Companies are discovering the untapped brainpower of a group long thought ill suited to the office: adults on the autism spectrum. Joshua Kendall, author of America’s Obsessives, reports on one Danish man’s mission to employ the seemingly unemployable—and successful famous obsessives (think Jefferson and Heinz) in American history.
A decade ago Thorkil Sonne, a telecommunications executive living in Ringsted, Denmark, was terrified about what the future might hold for his 7-year-old autistic son, Lars. But rather than give in to despair, the middle-aged father started a company, Specialisterne (“Specialists” in Danish), which helps high-functioning adults with autistic-spectrum disorders (ASDs) find employment. Today business is booming. Sonne oversees branches in a half-dozen European countries, including Germany, England, and Spain, and is funneling workers to such IT giants as SAP. Now he is even moving to Delaware to establish a foothold in America.
This idea of integrating autistics into the workforce may be Danish postmodern, but it relies on a classic American formula. Giving quirky people the space to pursue their obsessions is precisely what has led to such iconic American inventions as the Declaration of Independence, Heinz ketchup, and the iPhone. And if Sonne’s company can succeed here, then the nation may also be able to make significant headway in the next round of the civil-rights struggle. This one isn’t about gender, race, creed, or sexual orientation, but about brains that think differently.
While the 1 percent of the population with ASDs may have considerable difficulty navigating social interactions, they often possess superior intellectual aptitude for the so-called STEM fields: science, technology, engineering, and mathematics. Their ability to focus and pay attention to detail can be otherworldly. “But their strengths aren’t just in repetitive tasks such as data analysis and quality control,” Sonne tells me in a phone interview.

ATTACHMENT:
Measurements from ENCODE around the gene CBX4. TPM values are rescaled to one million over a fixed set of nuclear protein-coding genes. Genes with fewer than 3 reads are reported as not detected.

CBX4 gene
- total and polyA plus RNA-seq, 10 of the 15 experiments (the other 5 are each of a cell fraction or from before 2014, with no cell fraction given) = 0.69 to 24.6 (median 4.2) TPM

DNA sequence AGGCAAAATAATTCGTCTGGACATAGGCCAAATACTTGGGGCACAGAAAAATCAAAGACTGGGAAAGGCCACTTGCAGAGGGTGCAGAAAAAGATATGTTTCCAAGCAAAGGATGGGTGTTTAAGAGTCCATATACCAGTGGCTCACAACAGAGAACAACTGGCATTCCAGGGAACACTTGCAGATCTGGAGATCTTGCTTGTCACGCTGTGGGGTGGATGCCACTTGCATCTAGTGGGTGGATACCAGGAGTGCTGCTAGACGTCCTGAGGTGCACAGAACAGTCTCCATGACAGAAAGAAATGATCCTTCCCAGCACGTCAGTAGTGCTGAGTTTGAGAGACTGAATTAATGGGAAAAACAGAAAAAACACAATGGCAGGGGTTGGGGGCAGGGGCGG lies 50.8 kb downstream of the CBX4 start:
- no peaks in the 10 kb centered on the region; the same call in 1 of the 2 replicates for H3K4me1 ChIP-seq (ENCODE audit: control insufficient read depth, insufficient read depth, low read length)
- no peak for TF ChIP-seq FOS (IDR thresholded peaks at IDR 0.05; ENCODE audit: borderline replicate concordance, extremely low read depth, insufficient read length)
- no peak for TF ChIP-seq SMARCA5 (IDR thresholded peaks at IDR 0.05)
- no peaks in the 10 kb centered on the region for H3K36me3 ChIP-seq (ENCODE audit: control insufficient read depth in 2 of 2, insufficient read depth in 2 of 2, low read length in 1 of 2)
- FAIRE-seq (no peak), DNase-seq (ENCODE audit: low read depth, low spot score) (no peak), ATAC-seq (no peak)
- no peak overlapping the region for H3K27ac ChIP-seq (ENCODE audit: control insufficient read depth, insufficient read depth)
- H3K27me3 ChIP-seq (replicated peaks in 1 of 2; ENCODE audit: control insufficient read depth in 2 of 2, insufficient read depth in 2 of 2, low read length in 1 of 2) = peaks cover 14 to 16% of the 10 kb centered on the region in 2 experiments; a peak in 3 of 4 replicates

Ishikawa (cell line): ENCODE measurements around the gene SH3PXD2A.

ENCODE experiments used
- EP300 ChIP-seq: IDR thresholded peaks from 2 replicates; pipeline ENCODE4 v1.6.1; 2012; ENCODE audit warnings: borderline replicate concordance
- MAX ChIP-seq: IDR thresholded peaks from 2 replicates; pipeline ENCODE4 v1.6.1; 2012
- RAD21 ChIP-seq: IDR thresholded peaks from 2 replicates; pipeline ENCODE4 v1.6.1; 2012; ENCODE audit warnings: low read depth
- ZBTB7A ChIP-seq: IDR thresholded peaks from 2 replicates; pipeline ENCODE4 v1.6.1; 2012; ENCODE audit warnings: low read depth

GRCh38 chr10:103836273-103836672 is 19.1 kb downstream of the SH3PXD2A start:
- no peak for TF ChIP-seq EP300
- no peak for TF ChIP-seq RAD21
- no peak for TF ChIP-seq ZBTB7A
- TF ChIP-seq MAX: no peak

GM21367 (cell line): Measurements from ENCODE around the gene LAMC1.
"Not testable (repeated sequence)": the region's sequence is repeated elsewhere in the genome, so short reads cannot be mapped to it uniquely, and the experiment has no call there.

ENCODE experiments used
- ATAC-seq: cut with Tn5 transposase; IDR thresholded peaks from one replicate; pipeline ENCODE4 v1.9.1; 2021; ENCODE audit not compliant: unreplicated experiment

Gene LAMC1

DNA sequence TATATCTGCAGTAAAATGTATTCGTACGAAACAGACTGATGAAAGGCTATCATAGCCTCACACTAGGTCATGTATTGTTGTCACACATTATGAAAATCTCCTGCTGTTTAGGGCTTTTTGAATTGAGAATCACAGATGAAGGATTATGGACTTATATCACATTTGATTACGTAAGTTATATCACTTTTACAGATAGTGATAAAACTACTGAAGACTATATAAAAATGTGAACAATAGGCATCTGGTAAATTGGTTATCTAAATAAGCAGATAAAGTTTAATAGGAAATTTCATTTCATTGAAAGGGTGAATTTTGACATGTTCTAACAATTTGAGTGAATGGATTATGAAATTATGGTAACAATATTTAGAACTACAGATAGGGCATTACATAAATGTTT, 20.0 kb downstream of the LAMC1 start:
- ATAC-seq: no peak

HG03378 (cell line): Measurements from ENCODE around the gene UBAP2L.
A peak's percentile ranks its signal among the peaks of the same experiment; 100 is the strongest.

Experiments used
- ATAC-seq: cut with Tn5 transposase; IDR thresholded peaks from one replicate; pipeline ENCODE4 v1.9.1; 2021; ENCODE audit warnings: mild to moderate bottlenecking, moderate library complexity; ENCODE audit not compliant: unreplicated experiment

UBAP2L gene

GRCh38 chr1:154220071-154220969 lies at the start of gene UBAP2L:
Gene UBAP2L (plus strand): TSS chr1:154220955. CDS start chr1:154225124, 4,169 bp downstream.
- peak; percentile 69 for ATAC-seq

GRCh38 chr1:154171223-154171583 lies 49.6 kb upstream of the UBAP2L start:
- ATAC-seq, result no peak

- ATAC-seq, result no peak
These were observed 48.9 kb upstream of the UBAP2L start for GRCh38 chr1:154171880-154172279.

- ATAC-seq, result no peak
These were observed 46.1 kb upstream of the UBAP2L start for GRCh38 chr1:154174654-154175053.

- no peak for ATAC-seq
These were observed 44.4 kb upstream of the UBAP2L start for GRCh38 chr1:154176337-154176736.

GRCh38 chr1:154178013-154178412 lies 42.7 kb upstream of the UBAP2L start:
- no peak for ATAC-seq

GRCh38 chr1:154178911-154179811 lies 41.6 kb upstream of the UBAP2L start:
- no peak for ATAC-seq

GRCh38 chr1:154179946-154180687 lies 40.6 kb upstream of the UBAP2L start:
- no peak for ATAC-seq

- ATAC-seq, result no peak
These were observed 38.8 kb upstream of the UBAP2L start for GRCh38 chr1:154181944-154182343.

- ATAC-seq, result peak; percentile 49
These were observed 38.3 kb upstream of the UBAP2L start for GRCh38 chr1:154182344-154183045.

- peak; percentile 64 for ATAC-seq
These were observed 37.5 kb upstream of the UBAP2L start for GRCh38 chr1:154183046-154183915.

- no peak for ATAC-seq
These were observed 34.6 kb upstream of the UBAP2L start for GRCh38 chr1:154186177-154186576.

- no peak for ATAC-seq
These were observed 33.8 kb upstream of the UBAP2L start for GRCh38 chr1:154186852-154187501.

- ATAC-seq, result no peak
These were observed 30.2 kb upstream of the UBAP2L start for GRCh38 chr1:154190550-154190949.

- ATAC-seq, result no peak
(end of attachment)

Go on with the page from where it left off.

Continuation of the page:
“They can also be innovators.” Muffling a laugh, Sonne explains that he once lost a lot of money because one of his Danish consultants finished a job that was supposed to take two months in just a couple of weeks. “He discovered a new solution to the problem,” adds Sonne.
If you think autism and the workplace are an odd couple, think again. Silicon Valley is full of geniuses saddled (or blessed) with an analogous condition, obsessive-compulsive personality disorder (OCPD). OCPDers also are preoccupied with rules, lists, order, schedules, and cleanliness and tend to have difficulty connecting with others (though their interpersonal problems are somewhat less severe). Thirty years ago, when Apple was rolling out the first Macintosh computers in its Fremont factory, Steve Jobs donned white gloves to conduct frequent dust checks; whenever he spotted a few specks, he would instantly bark out orders to the plant manager to remove them.
Obsessionality has powered far more than just the achievements of the current generation of tech titans. Like many of Sonne’s employees, the young Thomas Jefferson had no trouble focusing incessantly on his work; as a student at William and Mary, he often spent 15 hours a day reading and writing. This inveterate list maker also loved minutiae; in his copious account books, he kept track of every cent he ever spent. Both his genius and his eccentricity are on full display in the Declaration of Independence. As opposed to his exquisitely crafted preamble, which has inspired generations of freedom fighters the world over, the often forgotten second part is a meandering list—a catalogue of King George III’s 27 crimes, which made even contemporaries such as John Adams squirm. The pure-food entrepreneur H.J. Heinz, who turned ketchup into our national sauce at the dawn of the 20th century, was also an order and cleanliness nut. His spick-and-span plant in downtown Pittsburgh, a must-see tourist destination for decades, helped him establish his famous brand, the one which Warren Buffett has just snapped up for a cool $28 billion.
To make the corporate world more hospitable to those with ASDs, Sonne is asking companies to consider the world through their eyes and be responsive to their concerns. For example, an autistic employee who is easily overwhelmed by noise can often be helped by being allowed to wear headphones. Sonne also cites the case of one autistic techie who didn’t understand the concept of sharing. After spotting free fruit in a kitchen, this fellow proceeded to take a whole bunch of bananas back to his desk. A potential crisis was averted when his boss explained that company rules stipulated that employees take only one piece of fruit at a time.
These microadjustments seem like a small price to pay for access to so much untapped brainpower. What’s more, Sonne’s efforts to bolster employer-employee bonding are may well have vast positive ripple effects. “The companies where our consultants thrive are generally good places to work,” he observes.